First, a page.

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© Ugur Akinci
Eclipse is a relatively new and open-source integrated software development environment that has created additional opportunities for technical writers who write help files, or “user assistance documentation” as it’s also known in the industry.
You need to download (free) and install Eclipse on your system before you can use to create user assistance files.
Here is how Eclipse has created a whole new set of opportunities for technical writers:
1) Topic-based documentation for help.
This is available in 3 flavors:
Integrated help – If you are creating an Eclipse-based product, the help system is automatically provided. You can launch the help browser from the Help menu or through welcome or dynamic help links.
Stand-alone (local) – If you are creating an application that is not based on the Eclipse framework, you can still use the Eclipse help system. Your application can package and install the stand-alone help system, a very small version of Eclipse that has had everything except the help system stripped out of it. Then, your application can make API calls from its Help menu, or from UI objects, to launch the help browser. The stand-alone help system has all the features of the integrated help system. However, it interacts with the application UI for features such as context-sensitive help or active help will vary. All features except dynamic help and active help are supported.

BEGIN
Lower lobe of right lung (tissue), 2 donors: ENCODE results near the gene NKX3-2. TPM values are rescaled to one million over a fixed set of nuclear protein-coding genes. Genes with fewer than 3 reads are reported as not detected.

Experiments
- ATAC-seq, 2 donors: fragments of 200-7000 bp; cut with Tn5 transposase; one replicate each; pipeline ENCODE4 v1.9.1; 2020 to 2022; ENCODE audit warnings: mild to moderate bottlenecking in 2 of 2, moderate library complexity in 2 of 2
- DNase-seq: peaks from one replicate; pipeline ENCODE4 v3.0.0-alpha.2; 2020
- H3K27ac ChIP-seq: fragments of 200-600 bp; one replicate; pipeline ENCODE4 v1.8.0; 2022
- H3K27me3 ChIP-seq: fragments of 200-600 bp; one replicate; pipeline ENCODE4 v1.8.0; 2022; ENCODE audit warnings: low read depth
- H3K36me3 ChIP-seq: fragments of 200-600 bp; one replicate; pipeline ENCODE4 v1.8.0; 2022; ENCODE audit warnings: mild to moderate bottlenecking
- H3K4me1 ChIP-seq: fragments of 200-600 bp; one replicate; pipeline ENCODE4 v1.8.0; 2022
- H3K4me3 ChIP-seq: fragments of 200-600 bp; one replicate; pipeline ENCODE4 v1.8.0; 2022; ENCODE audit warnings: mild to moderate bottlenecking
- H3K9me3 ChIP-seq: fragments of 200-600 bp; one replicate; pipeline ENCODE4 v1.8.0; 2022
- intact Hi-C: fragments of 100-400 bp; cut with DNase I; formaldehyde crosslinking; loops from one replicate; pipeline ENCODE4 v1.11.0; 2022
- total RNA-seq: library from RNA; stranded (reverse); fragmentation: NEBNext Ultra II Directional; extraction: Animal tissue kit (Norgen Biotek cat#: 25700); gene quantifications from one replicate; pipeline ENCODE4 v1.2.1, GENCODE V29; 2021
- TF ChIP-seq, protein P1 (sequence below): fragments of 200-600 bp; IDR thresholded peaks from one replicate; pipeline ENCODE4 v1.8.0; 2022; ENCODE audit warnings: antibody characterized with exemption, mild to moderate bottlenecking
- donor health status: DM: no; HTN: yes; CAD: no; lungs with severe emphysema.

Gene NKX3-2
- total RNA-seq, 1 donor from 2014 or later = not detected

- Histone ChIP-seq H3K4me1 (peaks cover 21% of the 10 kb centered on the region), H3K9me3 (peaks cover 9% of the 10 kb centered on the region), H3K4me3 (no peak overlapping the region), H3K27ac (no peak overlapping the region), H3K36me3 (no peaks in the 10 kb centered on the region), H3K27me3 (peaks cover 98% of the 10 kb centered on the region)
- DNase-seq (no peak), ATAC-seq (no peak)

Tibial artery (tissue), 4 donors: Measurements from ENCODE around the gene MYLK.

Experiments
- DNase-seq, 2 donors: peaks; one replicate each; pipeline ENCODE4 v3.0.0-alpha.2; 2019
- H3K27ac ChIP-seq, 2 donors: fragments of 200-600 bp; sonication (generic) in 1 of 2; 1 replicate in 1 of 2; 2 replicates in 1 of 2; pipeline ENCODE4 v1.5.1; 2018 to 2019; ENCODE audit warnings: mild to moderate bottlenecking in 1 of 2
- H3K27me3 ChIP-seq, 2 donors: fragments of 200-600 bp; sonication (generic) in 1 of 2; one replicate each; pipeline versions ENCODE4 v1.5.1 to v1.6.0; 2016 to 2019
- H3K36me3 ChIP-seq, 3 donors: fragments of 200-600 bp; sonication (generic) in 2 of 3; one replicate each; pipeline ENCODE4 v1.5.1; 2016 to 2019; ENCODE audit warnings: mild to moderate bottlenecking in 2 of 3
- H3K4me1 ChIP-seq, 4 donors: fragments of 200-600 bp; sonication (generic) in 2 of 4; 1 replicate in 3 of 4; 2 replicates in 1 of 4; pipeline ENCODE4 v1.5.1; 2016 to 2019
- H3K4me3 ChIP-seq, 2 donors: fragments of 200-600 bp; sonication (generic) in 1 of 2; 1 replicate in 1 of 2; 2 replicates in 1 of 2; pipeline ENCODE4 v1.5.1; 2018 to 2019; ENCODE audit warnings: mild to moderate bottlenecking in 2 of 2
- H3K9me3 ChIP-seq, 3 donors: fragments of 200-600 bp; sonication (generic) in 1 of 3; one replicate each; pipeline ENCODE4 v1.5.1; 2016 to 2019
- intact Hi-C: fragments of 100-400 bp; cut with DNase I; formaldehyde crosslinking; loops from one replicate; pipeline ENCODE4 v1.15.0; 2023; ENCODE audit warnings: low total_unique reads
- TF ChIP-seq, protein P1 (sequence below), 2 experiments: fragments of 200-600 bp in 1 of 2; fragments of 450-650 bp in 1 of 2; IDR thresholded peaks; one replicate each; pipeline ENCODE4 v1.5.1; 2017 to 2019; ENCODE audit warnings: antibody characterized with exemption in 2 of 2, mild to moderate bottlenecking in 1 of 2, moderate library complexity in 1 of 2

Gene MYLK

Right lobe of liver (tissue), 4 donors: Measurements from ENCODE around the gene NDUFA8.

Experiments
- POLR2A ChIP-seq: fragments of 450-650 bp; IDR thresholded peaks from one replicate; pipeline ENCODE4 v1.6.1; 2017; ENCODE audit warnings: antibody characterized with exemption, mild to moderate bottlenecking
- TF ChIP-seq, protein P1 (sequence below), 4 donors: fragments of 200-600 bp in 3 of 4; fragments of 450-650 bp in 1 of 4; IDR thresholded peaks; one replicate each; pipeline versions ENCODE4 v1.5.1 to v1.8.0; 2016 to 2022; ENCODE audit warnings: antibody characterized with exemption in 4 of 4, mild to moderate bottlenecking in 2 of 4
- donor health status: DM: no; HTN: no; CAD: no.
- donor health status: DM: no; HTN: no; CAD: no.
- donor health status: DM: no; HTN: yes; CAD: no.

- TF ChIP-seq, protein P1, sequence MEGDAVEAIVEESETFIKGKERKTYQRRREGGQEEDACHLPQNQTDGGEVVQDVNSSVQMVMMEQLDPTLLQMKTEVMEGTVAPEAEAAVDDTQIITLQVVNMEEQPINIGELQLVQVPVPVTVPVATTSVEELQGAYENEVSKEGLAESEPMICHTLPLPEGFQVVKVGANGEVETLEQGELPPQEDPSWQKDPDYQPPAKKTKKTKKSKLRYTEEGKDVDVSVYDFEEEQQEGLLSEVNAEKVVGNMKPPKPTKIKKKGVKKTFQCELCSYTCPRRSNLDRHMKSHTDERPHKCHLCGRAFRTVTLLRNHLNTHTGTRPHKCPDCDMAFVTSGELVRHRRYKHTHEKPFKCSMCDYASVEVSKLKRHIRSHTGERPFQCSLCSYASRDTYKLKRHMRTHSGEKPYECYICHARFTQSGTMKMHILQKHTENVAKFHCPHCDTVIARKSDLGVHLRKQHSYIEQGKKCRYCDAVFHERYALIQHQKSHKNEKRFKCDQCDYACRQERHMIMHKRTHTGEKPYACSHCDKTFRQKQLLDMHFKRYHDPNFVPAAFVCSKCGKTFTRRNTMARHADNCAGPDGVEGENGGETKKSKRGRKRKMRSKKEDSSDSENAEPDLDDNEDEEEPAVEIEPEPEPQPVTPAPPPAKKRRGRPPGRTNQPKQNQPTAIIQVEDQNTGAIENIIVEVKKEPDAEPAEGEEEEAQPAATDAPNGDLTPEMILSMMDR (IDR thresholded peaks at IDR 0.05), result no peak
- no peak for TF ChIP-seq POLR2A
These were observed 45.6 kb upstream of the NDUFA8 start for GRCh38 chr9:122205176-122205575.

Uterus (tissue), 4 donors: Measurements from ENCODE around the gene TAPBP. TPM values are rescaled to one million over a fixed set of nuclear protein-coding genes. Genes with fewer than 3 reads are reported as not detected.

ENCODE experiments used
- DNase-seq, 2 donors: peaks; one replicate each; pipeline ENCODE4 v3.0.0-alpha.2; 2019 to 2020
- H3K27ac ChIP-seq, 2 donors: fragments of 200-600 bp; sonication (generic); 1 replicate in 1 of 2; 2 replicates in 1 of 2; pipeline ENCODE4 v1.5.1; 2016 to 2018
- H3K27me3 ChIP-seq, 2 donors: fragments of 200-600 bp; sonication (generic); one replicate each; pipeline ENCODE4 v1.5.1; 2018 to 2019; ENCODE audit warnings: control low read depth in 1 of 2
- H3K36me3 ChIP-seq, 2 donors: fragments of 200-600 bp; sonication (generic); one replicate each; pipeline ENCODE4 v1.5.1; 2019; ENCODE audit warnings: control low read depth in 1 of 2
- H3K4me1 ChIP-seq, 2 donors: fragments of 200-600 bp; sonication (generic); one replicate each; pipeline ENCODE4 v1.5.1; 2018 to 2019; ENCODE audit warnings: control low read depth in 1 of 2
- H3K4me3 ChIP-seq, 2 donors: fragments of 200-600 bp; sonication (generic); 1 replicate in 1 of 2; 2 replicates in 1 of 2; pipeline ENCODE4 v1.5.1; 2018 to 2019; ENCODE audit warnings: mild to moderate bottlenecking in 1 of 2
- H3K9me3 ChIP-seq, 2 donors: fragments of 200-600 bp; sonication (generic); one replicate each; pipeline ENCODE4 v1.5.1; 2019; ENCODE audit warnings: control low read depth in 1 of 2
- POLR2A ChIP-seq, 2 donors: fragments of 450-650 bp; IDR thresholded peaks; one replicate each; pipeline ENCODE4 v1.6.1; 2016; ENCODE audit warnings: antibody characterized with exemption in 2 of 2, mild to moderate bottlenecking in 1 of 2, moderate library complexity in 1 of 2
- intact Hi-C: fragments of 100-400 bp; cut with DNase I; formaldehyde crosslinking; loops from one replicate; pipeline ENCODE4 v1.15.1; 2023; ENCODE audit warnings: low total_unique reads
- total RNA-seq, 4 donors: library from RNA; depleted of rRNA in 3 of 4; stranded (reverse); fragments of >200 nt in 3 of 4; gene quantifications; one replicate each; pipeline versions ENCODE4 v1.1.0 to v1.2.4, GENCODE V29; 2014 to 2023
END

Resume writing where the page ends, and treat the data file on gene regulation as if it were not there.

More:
Infocenter (served) – You can also allow your users to access the help system over the Internet or their intranet, by installing the stand-alone help system and the documentation plug-ins on a server. The application accesses the documentation by calling a URL, and the help system is shown in their web browser. The infocenter help system can be used both for client applications and for web applications, either of which can have their help accessed remotely. All features except dynamic and active help are supported.
2) PDF-download help.
This is for those clients who would like to print and read the help topics offline at their convenience.
3) Introductory “Welcome” help.
It greets the first time users of an Eclipse application with a series of pages that are meant to introduce him/her to the application and make the initial experience favorable. The implementation can simply guide the user through the initial setup and then offer common tasks to do in the application, offer tutorials, samples (for development applications), links to online resources, news etc.
4) Tutorial help.
Eclipse calls these “cheat sheets.” These are meant to lead users through sequential tasks. They follow the user through steps, offer help links for each, provide an option to perform the step for the user or let the user do it herself. Cheat sheets are available from the Help menu but can be programmatically opened whenever a task assistance is needed.”
Share, help and prosper.